The government school model is failing Aboriginal and Torres Strait Islander children and urgently needs reform. School autonomy should be part of a comprehensive policy package to improve the long-term... Read More

  • Family Relationship Centres: Why We Don’t Need Them

    Arti Sharma | 12 Apr 2006 | IA70

    As part of a major overhaul of the Family Law Act, the Australian government plans to spend $200 million establishing a network of Family Relationship Centres. Despite good intentions, the Centres will... Read More

  • HELPless: How the FEE-HELP Loans System Lets Students Down and How to Fix it

    Andrew Norton | 27 Feb 2006 | IA68

    Three new loans schemes were introduced in 2005 to fix omissions in the HECS system, but a more realistic FEE-HELP loan cap needs to be implemented so FEE-HELP can achieve its stated objectives of reducing... Read More

  • Twenty Million Future Funds

    Peter Saunders | 21 Dec 2005 | IA66

    The government’s claim that we need a Future Fund to pay for public servants’ superannuation is bogus. In fact, the Future Fund should be denationalised and the money distributed into individual savings... Read More

  • Education and Learning in an Aboriginal Community

    Veronica Cleary | 06 Dec 2005 | IA65

    The principal reason why so many Aboriginal people are unable to find jobs is that children in remote areas, such as the Tiwi Islands, leave primary school without the skills that would enable them to... Read More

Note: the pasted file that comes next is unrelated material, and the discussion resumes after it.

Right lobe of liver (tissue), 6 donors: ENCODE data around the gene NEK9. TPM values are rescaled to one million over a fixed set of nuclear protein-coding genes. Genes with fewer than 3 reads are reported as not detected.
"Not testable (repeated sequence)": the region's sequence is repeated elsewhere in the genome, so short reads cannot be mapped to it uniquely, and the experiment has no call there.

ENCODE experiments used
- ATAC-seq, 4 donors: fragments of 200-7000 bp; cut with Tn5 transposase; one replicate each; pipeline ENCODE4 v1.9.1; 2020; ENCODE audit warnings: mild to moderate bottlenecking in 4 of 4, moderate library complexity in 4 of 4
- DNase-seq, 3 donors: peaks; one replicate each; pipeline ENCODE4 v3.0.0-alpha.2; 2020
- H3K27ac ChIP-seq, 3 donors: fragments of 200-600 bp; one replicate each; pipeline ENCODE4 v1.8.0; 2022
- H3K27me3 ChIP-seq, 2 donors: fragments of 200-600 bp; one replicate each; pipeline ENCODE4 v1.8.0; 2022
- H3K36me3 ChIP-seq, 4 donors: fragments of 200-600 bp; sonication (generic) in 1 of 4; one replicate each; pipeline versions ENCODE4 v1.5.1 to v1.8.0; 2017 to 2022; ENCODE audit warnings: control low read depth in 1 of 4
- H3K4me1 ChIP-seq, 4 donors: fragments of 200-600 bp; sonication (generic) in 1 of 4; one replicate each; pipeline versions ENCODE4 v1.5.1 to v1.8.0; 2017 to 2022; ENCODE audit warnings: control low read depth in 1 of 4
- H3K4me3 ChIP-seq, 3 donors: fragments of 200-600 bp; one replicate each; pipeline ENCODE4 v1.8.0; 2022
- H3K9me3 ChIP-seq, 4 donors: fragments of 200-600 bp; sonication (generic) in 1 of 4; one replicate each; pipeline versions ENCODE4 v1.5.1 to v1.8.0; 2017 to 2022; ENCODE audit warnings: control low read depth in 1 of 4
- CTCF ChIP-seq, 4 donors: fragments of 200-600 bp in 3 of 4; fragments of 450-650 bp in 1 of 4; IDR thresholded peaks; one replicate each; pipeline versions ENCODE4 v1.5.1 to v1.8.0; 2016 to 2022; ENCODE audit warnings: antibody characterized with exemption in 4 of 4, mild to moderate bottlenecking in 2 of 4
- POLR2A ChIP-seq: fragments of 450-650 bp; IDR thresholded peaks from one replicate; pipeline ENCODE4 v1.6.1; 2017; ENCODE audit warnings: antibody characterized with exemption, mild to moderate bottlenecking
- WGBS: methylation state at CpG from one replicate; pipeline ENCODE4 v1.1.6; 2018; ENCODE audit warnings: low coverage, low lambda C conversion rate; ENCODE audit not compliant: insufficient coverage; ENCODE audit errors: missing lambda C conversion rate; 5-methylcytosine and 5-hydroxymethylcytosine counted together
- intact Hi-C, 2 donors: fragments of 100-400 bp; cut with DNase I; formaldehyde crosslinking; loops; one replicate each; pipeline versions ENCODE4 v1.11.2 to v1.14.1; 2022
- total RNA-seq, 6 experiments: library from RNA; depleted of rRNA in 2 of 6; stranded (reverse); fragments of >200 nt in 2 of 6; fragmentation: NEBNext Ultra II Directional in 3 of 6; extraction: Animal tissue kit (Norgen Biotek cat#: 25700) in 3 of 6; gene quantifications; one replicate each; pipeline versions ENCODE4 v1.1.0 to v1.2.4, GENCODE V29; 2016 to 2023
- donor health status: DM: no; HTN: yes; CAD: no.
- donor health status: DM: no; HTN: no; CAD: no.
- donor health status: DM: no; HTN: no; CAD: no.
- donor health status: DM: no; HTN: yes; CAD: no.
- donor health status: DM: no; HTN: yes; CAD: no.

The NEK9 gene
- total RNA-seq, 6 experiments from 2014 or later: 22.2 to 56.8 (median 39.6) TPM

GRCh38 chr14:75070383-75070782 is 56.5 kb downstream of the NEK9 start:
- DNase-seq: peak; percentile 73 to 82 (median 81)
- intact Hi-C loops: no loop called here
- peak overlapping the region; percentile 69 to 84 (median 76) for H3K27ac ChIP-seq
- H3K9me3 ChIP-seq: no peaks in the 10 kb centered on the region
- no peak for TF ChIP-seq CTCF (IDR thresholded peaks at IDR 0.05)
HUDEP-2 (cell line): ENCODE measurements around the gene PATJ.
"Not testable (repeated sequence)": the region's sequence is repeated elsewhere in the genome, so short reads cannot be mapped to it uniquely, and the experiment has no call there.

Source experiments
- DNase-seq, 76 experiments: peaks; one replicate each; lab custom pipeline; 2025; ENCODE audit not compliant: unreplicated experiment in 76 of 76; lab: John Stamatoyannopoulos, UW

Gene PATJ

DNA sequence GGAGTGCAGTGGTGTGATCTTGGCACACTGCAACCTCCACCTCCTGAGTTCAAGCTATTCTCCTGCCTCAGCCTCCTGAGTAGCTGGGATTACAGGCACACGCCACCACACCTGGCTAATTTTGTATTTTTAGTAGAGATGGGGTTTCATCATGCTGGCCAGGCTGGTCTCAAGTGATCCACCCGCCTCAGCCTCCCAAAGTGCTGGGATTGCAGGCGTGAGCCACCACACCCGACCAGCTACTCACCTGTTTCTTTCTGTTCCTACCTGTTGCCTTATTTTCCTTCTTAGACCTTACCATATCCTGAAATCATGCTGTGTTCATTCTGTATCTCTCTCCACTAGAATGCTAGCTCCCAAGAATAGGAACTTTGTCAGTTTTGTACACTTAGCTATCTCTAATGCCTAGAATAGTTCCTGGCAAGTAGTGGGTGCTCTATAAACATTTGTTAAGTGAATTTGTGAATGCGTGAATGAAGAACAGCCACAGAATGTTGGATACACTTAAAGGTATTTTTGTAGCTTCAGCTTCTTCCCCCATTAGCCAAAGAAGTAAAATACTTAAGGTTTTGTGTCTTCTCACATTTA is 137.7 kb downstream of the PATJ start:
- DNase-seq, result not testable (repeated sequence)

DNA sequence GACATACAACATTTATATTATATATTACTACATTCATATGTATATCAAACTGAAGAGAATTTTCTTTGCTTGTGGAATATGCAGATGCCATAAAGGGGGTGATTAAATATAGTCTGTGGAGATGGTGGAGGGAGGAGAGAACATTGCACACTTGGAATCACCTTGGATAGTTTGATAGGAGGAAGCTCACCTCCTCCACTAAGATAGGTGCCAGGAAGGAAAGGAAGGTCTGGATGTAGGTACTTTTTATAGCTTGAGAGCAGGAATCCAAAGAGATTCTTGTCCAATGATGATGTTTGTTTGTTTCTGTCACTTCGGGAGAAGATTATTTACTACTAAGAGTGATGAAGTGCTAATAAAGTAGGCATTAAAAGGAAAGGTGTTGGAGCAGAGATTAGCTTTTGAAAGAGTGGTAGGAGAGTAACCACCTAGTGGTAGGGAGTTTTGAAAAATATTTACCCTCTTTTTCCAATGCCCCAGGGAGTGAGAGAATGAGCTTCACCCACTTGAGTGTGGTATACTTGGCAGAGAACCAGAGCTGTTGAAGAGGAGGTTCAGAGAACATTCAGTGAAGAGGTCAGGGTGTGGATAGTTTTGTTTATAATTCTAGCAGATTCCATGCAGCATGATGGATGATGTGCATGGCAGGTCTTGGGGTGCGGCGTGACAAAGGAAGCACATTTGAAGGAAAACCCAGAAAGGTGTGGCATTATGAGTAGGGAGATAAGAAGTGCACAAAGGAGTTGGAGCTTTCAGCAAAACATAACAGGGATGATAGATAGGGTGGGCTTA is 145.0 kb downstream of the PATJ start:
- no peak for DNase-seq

• Good Teachers Where They Are Needed

    Jennifer Buckingham | 19 Oct 2005 | IA64

    Allowing qualified professionals to become teachers through school-based education has the potential to reduce Australia’s ever-increasing shortage of teachers. Read More

  • The Economics of Indigenous Deprivation and Proposals for Reform

    Helen Hughes AO 1928 - 2013 | 23 Sep 2005 | IA63

    For remote Indigenous communities to have productive employment opportunities with mainstream earnings, decent health outcomes, decent housing, and the same security and standards of living that other... Read More

  • The Free Market Case Against Voluntary Student Unionism (But for Voluntary Student Representation)

    Andrew Norton | 31 Aug 2005 | IA62

    The federal government plans to introduce ‘voluntary student unionism’ (VSU) into Australia’s universities by banning the current compulsory fee for non-academic services. However, market-based policies... Read More